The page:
What Is Load Balancing and How is it good?
Load Balancing refers to efficiently distributing incoming network traffic across a bunch of back end servers; it is also commonly known as a server farm or server pool.
Most of modern high traffic websites have to serve thousands or even millions of concurrent requests from users or clients then return the correct text, video, images, or application data in a very fast and consistent and reliable manner. In order to cost effectively scale to get these high volumes, this usually means adding more servers.
A load balancer serves as the ‘traffic cop’ sitting in front of your servers before routing client requests aboard all servers suited of executing these requests in a manner which maximizes the speed and capacity utilization as well as making sure that no server is overworked to the point where it degrades performance. Once a single server goes down, the load balancer redirects traffic to the servers that are still currently online. Once a new server is added to the server group, then the load balancer immediately begins sending requests to it.
In this manner, a load balancer is capable of executing the following functions:
- Distributing client requests or network load efficiently across numerous servers.
- Assuring high availability and reliability by sending requests specifically to servers that are online.
- Grants flexibility to add or detract servers as demand dictates.
Load Balancing Algorithms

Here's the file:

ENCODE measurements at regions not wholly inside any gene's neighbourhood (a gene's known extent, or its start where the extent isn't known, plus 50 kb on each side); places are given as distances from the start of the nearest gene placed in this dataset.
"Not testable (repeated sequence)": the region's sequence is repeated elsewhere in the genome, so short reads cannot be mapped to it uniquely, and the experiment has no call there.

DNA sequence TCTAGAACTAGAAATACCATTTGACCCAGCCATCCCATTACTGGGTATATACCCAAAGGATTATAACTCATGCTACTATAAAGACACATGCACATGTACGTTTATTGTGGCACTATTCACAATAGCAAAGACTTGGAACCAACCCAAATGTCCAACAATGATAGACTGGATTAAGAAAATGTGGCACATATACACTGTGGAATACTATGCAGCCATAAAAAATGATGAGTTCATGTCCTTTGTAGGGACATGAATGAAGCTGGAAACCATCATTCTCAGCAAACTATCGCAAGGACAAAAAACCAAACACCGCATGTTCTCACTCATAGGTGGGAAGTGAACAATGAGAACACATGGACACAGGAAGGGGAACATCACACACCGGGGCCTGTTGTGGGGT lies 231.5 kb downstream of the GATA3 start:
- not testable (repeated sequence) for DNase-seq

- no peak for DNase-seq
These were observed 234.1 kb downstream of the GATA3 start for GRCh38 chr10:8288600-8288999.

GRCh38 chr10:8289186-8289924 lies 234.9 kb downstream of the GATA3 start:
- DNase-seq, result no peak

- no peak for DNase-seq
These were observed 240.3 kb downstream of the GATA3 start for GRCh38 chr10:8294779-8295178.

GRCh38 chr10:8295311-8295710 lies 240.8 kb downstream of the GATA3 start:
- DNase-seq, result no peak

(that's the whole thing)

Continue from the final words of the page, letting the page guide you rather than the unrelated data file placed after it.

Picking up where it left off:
Differing load balancing algorithms grant differing benefits, the choice of load balancing method should be dependent on what you need.
- Round Robin – Requests are given across the group of servers constantly.
- Least Connections – A new request is sent to the server with the least current connections to clients. The relative computing capacity of every server is divided into determining what one has the least connections.
- IP Hash – The IP address of the client is used to determine what server gets the request.
Usually the information of a user’s session is stored locally in the browser. For example, in a shopping cart application, the items in a user’s cart may be stored at the browser level until the user is prepared to purchase them. Switching which server receives requests from that client in the middle of the shopping session could create performance issues or even a complete transaction failure. Whenever a case like that happens, it is important that all requests from a client are sent to the same server for the time of the session. This is known as session persistence.
The best load balancers should be able to handle session persistence as required. A different use case for session persistence is when an upstream server stores information requested by a user in its cache to improve performance. Changing servers could cause that information to be retrieved for the second time causing performance inefficiencies.
Hardware vs. Software Load Balancing
Load balancers usually come in two flavors: hardware-based and software-based.
Sellers of hardware-based solutions load proprietary software onto the machine they provide which tends to use specialized processors. To endure increasing traffic on your website, you may need to purchase more or bigger machines from the seller.
Software solutions usually run on commodity hardware causing them to be less expensive and more flexible. You could install the software on the hardware of your choice or in cloud environments like AWS EC2.